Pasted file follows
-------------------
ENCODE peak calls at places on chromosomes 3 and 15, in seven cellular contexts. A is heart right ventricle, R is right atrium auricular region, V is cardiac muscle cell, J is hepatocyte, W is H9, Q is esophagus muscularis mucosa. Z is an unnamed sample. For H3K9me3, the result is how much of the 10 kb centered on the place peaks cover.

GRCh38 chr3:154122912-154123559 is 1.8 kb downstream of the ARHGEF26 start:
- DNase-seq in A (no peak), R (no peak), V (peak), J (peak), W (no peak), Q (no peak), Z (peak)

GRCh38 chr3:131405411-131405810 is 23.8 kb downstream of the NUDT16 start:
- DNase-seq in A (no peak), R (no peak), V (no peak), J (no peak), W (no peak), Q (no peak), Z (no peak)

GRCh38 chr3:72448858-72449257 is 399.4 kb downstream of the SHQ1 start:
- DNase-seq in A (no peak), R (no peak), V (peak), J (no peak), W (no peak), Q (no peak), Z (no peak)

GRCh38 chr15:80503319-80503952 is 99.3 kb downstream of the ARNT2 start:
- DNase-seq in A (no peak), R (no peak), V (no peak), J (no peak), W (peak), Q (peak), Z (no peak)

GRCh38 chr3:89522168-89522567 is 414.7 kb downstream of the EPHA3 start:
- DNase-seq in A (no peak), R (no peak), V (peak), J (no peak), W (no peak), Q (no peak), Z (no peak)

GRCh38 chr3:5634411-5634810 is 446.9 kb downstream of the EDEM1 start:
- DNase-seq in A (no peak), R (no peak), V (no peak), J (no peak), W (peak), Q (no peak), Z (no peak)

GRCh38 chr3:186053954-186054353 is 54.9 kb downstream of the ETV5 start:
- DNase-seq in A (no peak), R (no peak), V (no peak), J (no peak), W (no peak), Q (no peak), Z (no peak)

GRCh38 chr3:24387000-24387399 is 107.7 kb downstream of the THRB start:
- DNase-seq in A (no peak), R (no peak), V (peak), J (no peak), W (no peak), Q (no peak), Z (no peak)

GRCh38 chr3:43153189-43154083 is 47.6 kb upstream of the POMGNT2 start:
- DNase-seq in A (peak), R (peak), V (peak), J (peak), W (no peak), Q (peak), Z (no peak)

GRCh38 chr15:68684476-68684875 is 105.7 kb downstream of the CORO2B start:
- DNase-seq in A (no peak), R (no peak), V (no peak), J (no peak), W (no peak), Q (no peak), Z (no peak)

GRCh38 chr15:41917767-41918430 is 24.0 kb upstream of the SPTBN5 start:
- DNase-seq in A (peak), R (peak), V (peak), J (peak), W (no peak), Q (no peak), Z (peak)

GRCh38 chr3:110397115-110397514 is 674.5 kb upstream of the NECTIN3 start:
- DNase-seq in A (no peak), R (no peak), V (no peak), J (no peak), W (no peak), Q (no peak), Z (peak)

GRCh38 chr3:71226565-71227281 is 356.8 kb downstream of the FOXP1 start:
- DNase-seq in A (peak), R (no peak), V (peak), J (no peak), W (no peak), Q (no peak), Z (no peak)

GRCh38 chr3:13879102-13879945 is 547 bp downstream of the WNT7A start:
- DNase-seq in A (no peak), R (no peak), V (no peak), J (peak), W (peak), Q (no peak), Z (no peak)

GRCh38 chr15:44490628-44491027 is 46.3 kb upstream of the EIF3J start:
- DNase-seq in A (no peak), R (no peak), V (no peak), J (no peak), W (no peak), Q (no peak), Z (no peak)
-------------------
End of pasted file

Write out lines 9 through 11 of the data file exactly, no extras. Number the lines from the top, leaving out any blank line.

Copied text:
- DNase-seq in A (no peak), R (no peak), V (no peak), J (no peak), W (peak), Q (peak), Z (no peak)

GRCh38 chr3:89522168-89522567 is 414.7 kb downstream of the EPHA3 start:
- DNase-seq in A (no peak), R (no peak), V (peak), J (no peak), W (no peak), Q (no peak), Z (no peak)